It takes two.

2019-4-19 Elder Judd (3)

A week ago I had my shoulder surgery.  They not only put me to sleep, they put my entire left arm to sleep and it did’t wake up for 2 days!  When I woke after the surgery, I was surprised to find my arm was totally numb, like a fake rubber arm.  I couldn’t feel a thing.  My hand flopped here and there from the end of my sling, with a mind of its own.  It was the most bizarre sensation–because there was no sensation.

I remembered the anesthesiologist explaining to me before the procedure, that they’re finding it’s better to deaden the area for a couple of days to let it heal, rather than pumping me full of pain meds.  I didn’t think much of it in the minute or so before I went under.  I expected my arm to just wake up when I did, but it didn’t.

During those next 2 days, I felt a little panicky.  What if my arm didn’t wake up??  What if they clipped a nerve or something went wrong?  What if my arm really was dead??

I learned in those hours just how valuable having two arms and two hands is.  I learned that some things just take two hands to do–like tearing off a piece of toilet paper, or putting a clip in my hair, putting on a sock, or holding a book and turning its pages.  I thought about all the things I love most to do–computer work and family history with a keyboard, quilting, using my phone to communicate or take pictures–all take two hands.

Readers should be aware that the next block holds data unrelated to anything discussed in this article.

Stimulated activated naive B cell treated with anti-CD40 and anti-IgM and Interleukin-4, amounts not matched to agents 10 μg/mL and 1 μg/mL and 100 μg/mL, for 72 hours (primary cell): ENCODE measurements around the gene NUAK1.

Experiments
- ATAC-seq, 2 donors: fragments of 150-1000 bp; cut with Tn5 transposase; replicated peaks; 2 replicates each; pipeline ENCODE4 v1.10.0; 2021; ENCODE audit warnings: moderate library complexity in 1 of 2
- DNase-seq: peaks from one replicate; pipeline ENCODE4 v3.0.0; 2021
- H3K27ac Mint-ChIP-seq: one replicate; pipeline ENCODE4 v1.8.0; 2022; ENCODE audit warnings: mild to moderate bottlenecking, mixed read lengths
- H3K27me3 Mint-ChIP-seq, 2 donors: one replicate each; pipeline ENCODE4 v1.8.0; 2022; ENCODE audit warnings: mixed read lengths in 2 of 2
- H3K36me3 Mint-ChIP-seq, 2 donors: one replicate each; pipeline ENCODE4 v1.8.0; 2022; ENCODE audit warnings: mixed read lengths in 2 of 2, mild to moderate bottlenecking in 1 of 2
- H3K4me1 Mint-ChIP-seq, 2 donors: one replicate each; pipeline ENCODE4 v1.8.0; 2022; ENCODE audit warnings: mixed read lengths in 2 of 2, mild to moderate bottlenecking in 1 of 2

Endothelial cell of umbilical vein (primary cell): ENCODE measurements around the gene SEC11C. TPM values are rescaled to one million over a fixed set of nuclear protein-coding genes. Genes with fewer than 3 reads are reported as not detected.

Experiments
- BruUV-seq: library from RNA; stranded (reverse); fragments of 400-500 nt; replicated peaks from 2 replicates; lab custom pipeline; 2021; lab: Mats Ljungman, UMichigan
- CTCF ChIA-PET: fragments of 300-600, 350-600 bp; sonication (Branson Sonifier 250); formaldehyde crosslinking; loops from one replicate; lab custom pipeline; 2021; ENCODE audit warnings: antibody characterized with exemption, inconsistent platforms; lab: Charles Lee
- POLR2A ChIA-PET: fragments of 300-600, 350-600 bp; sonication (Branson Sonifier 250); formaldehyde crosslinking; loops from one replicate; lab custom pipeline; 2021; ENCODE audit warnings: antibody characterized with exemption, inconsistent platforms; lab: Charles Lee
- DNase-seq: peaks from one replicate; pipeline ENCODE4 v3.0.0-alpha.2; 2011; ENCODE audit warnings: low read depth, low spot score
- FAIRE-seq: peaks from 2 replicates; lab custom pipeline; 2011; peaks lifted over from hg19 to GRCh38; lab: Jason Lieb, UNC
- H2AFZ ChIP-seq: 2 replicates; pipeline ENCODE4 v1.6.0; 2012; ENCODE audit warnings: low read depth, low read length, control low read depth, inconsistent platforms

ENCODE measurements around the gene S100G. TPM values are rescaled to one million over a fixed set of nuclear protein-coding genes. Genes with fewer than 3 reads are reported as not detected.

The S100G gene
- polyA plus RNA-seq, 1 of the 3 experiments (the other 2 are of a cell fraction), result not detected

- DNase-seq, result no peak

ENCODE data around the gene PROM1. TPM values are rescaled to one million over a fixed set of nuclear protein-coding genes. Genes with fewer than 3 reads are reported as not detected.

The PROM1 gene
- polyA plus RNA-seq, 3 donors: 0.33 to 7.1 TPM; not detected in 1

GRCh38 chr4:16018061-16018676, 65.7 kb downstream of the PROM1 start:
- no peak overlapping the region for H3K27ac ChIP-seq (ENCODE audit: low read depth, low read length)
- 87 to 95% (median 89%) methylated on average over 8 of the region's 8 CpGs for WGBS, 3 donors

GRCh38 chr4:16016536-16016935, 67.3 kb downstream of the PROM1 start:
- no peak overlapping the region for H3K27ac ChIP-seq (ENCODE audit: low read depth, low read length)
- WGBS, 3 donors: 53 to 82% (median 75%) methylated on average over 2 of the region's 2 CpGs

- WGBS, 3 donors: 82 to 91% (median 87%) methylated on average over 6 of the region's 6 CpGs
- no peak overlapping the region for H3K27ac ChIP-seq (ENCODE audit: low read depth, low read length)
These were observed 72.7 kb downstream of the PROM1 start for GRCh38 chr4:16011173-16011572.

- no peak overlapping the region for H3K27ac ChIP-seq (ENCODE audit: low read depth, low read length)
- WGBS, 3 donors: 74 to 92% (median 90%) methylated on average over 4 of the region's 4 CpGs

I started to pray my thanks to Heavenly Father for blessing me with two hands, still praying my left hand would wake up.  I became more and more aware of the need for two, the need for opposition in holding or picking up or grabbing something.  I became keenly aware of how often two hands work together to accomplish things.

By the second day, the tingling in my arm began and by midnight it worked its way down to my fingers–first my thumb, and then eventually all the way to the tip of my little finger.  My arm and hand came back to life.  Oh, how relieved I felt!

It takes two fingers to pick something up.  It takes two hands to do most jobs.  Fingers push against each other.  Hands grip and hold.  Opposition in our lives is a blessing.  It keeps us standing and fighting and working as we were intended.  Oh, how grateful I am for my two hands!

About Ann Laemmlen Lewis

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